Looking for Mom's Bread Pudding Recipe
Mom's bread pudding had a custard matrix along with the custard saturated bread chunks. I have not bee able to find her recipe. Can anyone help. I think that just adding more custard would just result in soggy bread.
Hi! I don't know what you mean by a "custard matrix." All bread puddings have custard in them, so I am a little confused. Please clarify.
The bread pudding recipe that I swear by follows:
Place the following in a ceramic or glass two or three quart casserole dish, greased with butter, after following the directions below:
1/2 cup mixed candied fruit (pieces of dried fruit cut up into 1/8 inch cubes will work, as well, but they will be more chewy, so mixed candied fruit is better)
1/4 cup kirsch (or any after dinner liqueur with a cherry flavor will work, as well--Seagram's, Bols', or Cherry Kijafa, for example)
1/2 cup dried raisins
1/4" inch slices of day old French bread in a sufficient quantity to cover the top of the casserole dish without overlapping. (You want there to only be one layer, floating on top of the custard which will be created.)
Butter in an amount sufficient to heavily butter the slices of French bread
1 cup of heavy cream. (This recipe is very forgiving and will work fine with light cream, or probably half and half, but heavy cream is best.)
1 quart whole milk
1 and 1/4 cup granulated white sugar
5 egg yolks
1 and 1/2 teaspoons vanilla extract
Confectioners' sugar to sprinkle over the entire dish
1. Pour boiling water into a small bowl sufficient to cover the raisins.
2. Pour kirsch (or the other alternative liqueurs) into a second small bowl sufficient to cover the candied fruit or dried fruit. You will just be using this to hydrate the candied fruit and then will discard the unabsorbed liqueuer, so use a very small bowl just big enough to cover the fruit. Otherwise, you can waste a lot of kirsch.
3. Slice the French bread pieces 1/4" thick and butter them very heavily. (They are going to brown and the more butter which you use, the better they brown--and taste delicious.)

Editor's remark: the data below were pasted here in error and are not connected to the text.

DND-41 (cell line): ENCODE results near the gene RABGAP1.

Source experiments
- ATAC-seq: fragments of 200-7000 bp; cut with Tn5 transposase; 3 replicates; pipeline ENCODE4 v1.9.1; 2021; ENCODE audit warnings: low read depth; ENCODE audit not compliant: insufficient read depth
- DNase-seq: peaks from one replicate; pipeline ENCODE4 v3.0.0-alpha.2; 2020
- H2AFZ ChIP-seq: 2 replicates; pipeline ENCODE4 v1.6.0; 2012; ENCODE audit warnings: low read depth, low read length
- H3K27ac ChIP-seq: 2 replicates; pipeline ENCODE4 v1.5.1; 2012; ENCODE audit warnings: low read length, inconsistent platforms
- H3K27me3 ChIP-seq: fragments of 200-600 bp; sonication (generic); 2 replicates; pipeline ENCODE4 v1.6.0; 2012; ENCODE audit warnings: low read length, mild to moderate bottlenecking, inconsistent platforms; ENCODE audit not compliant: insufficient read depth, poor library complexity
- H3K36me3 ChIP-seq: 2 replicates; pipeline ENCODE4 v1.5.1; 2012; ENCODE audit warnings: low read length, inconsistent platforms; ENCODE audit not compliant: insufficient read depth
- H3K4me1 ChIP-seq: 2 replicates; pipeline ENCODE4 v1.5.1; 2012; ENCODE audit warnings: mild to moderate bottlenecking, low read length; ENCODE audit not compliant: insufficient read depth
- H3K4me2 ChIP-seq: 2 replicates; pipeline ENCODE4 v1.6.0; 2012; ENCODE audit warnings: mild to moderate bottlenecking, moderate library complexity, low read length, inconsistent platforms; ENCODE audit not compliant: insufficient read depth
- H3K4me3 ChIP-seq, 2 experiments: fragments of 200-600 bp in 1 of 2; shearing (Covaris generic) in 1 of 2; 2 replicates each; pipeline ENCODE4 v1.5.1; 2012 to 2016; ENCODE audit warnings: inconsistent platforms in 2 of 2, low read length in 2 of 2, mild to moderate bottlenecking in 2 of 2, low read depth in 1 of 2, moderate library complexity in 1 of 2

4. Preheat an oven to 375 degrees Fahrenheit.
5. Combine the milk and cream. Bring this mixture just to a boil in a separate sauce pan. Then take it off the heat immediately.
6. Dissolve the sugar in the hot milk/cream combination, stirring.
7. Beat the egg yolks and whole eggs lightly with a beater or whisk.
8. "Temper" the egg mixture by pouring a small amount of the milk mixture (maybe a quarter of a cup) into the eggs and beating it rapidly. Repeat three times. Then add the rest of the milk mixture to the egg mixture. Beat some more for a minute or so. This procedure prevents the eggs from scrambling.
9. Add the vanilla extract to the milk and eggs mixture.
10. Drain the raisins and the candied fruits and place them in the bottom of a two or three quart casserole dish.
11. Plac the heavily buttered French bread slices on top of the candied fruit.
12. Pour the milk and eggs mixture slowly over the bread, soaking it as much as possible. The partly soaked bread will float on the milk and eggs mixture. (My original recipe called for straining the milk and eggs mixture before pouring it over the bread, but I have never found this necessary.)
13. Place the casserole dish in a larger casserole dish or metal container and pour boiling water into the larger dish, thus creating a "baine Marie" in which the egg mixture will cook slowly and evenly. (To be clear, the hot water is NOT poured into the dish with the egg mixture, but rather, surrounds it in the second container. As Sir Thomas More said in "A Man for All Seasons", "I trust I make myself obscure.")
14. Bake about 40 minutes at 375 degrees Fahrenheit (on a middle rack) or just until set. Remove the casserole from the oven and let it cool. The bread will be golden and look like individual pieces of bread. But just below the surface, the bread will be custardy and soft. Below that, there will be a pure custard layer, and the fruit and raisins will remain on the bottom.
15. You can run the whole shebang under a broiler, if you want, to increase the golden bread color, but I do not because it has plenty already, and I am one of those people who frequently burns that which he puts under the broiler.
16. Sprinkle the top with powdered sugar, if you wish. I usually don't.
17. Let this cool for several hours. Otherwise, the custard is too thin and runs. This dish is cook served warm or cold (but not hot). After the first time I serve it, I usually serve it cold.
I think that Rainey's suggestion is a good one. Although I have never tried it, I suspect that you could slice the French bread in the recipe I posted much thicker and, as long as the bread was thoroughly soaked in the custard before baking, you would get the sort of bread pudding with a matrix of custard that you are thinking of. There would be almost no "free" custard, but there would be plenty of it in the bread.
Alternatively, you could slice the French bread slices fairly thinly, as called for in the recipe, but load the custard up with them, so that they don't just float on top. The pudding would have a bread component from top to bottom.